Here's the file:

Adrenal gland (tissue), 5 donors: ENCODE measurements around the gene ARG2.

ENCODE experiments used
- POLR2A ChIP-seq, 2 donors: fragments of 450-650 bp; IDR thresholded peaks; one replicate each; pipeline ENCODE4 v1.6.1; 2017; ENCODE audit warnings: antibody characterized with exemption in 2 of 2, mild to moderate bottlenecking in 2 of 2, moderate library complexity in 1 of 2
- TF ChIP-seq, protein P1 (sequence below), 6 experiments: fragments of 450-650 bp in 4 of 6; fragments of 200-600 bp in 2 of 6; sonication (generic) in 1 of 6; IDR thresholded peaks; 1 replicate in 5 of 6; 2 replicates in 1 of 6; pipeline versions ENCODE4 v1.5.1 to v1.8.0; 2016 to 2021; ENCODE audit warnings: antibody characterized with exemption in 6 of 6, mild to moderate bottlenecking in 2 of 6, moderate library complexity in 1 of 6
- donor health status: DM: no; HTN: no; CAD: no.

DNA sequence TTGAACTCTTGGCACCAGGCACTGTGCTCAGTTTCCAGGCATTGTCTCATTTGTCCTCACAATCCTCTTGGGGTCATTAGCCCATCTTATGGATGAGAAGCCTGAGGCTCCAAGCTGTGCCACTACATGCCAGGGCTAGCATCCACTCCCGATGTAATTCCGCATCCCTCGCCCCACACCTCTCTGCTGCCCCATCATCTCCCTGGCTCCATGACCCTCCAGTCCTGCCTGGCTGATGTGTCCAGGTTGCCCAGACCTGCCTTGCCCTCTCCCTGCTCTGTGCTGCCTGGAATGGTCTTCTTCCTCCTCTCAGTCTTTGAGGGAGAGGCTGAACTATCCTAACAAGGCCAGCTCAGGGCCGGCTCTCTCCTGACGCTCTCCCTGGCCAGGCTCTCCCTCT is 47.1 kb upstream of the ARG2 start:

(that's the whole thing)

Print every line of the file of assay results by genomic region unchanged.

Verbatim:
Adrenal gland (tissue), 5 donors: ENCODE measurements around the gene ARG2.

ENCODE experiments used
- POLR2A ChIP-seq, 2 donors: fragments of 450-650 bp; IDR thresholded peaks; one replicate each; pipeline ENCODE4 v1.6.1; 2017; ENCODE audit warnings: antibody characterized with exemption in 2 of 2, mild to moderate bottlenecking in 2 of 2, moderate library complexity in 1 of 2
- TF ChIP-seq, protein P1 (sequence below), 6 experiments: fragments of 450-650 bp in 4 of 6; fragments of 200-600 bp in 2 of 6; sonication (generic) in 1 of 6; IDR thresholded peaks; 1 replicate in 5 of 6; 2 replicates in 1 of 6; pipeline versions ENCODE4 v1.5.1 to v1.8.0; 2016 to 2021; ENCODE audit warnings: antibody characterized with exemption in 6 of 6, mild to moderate bottlenecking in 2 of 6, moderate library complexity in 1 of 6
- donor health status: DM: no; HTN: no; CAD: no.

DNA sequence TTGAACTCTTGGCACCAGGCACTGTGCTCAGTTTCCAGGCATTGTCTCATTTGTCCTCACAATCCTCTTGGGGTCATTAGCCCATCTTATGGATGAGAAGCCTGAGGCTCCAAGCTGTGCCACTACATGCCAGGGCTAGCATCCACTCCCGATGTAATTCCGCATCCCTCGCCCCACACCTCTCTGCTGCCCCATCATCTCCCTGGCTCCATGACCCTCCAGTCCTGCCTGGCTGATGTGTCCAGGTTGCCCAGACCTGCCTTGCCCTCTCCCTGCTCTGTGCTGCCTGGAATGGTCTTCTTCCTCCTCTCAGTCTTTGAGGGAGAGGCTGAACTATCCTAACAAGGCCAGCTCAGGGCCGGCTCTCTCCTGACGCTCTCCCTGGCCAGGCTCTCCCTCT is 47.1 kb upstream of the ARG2 start: